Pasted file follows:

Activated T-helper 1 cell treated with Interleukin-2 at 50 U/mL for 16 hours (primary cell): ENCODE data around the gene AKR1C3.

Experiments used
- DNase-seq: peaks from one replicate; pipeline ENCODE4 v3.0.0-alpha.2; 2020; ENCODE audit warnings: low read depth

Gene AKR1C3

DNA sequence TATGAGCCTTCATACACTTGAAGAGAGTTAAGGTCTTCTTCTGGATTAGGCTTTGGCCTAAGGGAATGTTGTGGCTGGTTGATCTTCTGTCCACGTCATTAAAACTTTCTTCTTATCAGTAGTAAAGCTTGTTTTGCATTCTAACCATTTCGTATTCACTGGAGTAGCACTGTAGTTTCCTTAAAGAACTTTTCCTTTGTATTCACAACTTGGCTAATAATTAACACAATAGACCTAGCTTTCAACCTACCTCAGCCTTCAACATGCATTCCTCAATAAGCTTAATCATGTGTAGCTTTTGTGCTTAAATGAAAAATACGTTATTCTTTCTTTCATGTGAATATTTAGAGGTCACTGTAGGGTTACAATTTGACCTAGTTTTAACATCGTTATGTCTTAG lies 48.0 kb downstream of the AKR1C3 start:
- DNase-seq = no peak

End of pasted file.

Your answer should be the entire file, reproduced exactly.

Activated T-helper 1 cell treated with Interleukin-2 at 50 U/mL for 16 hours (primary cell): ENCODE data around the gene AKR1C3.

Experiments used
- DNase-seq: peaks from one replicate; pipeline ENCODE4 v3.0.0-alpha.2; 2020; ENCODE audit warnings: low read depth

Gene AKR1C3

DNA sequence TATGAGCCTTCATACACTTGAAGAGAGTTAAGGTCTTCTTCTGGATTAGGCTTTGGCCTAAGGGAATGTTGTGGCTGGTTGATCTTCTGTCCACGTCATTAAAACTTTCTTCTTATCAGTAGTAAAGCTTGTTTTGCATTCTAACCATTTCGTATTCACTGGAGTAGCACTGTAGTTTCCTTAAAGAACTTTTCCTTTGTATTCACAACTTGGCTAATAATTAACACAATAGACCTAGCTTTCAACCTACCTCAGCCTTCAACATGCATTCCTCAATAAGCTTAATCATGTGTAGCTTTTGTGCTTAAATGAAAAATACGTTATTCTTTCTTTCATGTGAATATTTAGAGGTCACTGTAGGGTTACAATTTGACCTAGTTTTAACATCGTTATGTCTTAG lies 48.0 kb downstream of the AKR1C3 start:
- DNase-seq = no peak